Concluding Remarks

  • R. L. Ciochon
  • A. B. Chiarelli
Part of the Advances in Primatology book series (AIPR)


In 1945 George Gaylord Simpson proposed that from data bearing on the present day distribution of the Ceboidea and from aspects of their comparative anatomy there could be little doubt that all the New World monkeys represented a radiation from a single ancestral stock isolated in South America during the early Tertiary. Simpson further suggested that “the most reasonable hypothesis is that ceboids arose from one of the Paleocene or Eocene prosimian stocks of North America and that their early deployment, or indeed almost all of their history, occurred in the more tropical parts of South America, where Tertiary fossils are extremely rare. This is, however, only a hypothesis” (Simpson, 1945, p. 185). Prior to the proposal of this hypothesis, which was certainly a reasonable one at the time, many accounts of platyrrhine origins had been primarily anecdotal in nature. Take, for instance, the proposal of Sera (1938) who concluded that the Platyrrhini had recently evolved from an aquatic ancestor or had passed through an aquatic stage during their more recent evolution based on the form of the platyrrhine nose and laryngeal cartilages, the shape of the external ears, the short auditory passage, the lobulations of the kidney and the structure of the female genital passages.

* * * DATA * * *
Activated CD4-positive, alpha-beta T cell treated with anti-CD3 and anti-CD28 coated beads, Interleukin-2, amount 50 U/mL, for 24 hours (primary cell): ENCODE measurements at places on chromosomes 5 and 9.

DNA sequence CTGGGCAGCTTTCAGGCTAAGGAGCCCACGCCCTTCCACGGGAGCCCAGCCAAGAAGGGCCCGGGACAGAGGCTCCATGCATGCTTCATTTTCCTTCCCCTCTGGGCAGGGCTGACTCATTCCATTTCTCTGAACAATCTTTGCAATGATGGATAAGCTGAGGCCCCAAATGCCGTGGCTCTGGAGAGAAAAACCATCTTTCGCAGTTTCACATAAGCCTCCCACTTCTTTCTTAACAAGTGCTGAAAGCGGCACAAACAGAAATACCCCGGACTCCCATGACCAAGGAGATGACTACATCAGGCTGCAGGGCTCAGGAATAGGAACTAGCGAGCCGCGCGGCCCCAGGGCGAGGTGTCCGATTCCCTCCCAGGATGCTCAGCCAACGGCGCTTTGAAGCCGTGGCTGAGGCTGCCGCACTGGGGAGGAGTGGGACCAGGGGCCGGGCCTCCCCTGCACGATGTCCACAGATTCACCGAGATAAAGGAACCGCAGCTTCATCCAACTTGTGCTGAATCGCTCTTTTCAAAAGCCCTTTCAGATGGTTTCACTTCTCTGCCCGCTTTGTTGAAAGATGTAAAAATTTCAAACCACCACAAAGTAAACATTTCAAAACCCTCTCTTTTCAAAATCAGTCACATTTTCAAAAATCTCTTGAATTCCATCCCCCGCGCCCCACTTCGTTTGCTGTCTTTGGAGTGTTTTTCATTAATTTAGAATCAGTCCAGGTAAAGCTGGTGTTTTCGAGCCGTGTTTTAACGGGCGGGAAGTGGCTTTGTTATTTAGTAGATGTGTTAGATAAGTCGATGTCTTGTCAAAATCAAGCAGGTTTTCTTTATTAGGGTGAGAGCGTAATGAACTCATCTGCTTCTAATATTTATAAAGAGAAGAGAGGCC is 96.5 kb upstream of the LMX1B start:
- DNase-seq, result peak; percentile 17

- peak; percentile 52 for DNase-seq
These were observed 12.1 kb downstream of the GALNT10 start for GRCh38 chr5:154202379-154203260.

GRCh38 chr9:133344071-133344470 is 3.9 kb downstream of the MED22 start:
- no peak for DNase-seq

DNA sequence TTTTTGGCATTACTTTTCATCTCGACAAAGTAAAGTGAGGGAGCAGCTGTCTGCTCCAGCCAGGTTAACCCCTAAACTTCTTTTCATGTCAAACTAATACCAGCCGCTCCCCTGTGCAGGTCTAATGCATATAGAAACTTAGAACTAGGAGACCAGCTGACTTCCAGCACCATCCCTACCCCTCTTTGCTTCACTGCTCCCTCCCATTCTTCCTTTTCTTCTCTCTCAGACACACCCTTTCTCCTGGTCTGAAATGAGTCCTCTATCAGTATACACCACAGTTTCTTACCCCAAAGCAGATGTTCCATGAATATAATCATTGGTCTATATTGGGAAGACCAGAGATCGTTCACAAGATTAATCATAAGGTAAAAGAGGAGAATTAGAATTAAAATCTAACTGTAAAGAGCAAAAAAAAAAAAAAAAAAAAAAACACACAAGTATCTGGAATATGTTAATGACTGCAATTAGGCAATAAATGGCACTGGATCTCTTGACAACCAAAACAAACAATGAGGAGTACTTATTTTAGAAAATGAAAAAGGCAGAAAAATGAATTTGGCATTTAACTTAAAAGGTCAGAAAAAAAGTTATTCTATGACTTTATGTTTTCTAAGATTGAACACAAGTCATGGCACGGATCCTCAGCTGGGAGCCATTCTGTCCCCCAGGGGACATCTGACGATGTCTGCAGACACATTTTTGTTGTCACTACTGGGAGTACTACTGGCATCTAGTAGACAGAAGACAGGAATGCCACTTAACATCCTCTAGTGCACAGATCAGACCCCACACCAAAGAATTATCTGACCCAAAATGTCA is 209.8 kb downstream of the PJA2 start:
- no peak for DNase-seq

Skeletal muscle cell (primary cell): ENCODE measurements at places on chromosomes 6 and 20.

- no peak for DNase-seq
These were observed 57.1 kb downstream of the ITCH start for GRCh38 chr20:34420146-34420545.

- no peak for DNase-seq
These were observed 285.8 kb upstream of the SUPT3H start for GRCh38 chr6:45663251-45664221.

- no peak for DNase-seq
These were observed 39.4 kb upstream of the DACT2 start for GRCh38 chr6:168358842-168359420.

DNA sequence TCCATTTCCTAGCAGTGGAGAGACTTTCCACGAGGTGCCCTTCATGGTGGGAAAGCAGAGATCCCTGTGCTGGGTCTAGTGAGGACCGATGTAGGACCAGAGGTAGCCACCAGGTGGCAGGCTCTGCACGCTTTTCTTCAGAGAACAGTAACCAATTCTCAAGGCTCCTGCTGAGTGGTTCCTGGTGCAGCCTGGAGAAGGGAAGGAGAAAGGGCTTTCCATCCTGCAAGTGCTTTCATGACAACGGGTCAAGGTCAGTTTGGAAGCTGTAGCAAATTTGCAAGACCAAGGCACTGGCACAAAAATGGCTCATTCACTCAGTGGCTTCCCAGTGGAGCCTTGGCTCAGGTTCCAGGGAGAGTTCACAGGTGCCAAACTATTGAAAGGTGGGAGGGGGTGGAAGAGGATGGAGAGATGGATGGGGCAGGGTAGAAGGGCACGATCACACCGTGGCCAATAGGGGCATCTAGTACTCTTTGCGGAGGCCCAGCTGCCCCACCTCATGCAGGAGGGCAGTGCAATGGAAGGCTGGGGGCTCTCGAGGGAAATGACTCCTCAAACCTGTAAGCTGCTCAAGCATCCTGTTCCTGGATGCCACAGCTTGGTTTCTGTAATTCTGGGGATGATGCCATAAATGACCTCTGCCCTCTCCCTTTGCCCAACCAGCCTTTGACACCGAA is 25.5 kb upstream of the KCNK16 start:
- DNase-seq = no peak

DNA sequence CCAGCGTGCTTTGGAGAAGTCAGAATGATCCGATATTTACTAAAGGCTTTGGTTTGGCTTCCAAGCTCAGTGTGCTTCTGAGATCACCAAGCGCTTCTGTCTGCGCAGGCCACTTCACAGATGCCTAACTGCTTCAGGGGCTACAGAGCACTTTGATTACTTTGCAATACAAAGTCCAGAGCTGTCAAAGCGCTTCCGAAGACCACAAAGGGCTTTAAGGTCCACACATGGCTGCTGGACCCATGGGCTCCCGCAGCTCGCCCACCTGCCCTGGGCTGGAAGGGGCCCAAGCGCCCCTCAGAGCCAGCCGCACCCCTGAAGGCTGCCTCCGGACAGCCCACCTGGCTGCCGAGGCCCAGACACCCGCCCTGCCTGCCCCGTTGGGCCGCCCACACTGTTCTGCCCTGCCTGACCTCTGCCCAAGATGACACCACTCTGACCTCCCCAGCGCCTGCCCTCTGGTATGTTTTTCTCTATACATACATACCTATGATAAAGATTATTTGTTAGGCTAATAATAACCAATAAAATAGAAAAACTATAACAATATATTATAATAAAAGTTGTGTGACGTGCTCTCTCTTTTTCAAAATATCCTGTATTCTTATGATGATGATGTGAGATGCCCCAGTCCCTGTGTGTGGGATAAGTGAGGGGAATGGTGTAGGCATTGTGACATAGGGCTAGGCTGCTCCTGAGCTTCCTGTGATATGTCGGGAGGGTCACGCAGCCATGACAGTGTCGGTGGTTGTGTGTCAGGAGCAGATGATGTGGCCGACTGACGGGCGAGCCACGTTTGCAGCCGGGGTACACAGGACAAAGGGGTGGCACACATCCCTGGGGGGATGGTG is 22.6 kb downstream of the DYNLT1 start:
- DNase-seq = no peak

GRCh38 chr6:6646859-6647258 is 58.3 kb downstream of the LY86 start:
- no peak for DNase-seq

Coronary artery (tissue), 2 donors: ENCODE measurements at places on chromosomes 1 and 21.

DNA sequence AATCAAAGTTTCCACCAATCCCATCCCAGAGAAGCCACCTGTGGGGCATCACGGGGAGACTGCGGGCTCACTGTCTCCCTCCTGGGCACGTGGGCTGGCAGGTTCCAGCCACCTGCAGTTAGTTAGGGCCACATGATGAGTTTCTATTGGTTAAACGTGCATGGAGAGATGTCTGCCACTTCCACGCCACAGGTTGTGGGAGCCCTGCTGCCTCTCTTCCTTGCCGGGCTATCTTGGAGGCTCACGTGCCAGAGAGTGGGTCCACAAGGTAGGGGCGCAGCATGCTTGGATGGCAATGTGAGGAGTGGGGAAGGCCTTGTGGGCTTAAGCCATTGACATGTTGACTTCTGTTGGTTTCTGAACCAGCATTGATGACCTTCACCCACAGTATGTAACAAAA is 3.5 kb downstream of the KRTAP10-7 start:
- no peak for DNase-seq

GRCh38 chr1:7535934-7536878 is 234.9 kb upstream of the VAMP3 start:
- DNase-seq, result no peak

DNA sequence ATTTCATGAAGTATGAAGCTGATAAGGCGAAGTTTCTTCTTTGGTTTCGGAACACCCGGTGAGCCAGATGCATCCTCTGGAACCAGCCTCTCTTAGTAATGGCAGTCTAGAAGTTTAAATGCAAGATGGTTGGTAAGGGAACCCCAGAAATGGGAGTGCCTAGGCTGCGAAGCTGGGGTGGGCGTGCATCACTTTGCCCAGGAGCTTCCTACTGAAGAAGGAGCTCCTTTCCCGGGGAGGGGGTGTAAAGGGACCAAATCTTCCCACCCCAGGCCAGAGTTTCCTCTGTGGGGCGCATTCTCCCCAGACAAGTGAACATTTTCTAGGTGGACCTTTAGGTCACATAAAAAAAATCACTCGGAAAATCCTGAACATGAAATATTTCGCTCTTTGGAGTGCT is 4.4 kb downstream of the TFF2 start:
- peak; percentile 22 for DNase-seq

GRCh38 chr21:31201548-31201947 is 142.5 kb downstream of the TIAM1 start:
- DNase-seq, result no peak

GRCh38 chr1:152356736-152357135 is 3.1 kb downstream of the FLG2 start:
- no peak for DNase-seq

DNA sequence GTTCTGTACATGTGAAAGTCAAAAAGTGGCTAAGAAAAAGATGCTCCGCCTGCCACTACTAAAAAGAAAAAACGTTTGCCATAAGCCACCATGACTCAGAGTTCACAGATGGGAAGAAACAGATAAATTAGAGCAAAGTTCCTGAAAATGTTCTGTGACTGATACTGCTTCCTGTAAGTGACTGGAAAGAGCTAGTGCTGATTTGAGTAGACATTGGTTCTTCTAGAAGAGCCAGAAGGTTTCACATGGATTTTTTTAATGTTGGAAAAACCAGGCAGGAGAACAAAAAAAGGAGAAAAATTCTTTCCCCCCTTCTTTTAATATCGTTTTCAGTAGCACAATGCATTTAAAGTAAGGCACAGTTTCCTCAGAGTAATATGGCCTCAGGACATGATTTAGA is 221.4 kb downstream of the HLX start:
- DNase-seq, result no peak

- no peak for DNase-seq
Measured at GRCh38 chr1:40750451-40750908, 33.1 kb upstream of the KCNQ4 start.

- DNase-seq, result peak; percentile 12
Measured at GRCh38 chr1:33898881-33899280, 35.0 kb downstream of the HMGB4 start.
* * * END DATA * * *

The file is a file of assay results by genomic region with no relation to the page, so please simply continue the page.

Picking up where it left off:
World Monkey Late Eocene Continental Drift Geographical Source Lower Primate 
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Copyright information

© Plenum Publishing Corporation 1980

Authors and Affiliations

  • R. L. Ciochon
    • 1
  • A. B. Chiarelli
    • 2
  1. 1.Department of Anthropology and SociologyUniversity of North Carolina at CharlotteCharlotteUSA
  2. 2.Istituto di AntropologiaUniversità di FirenzeFirenzeItaly

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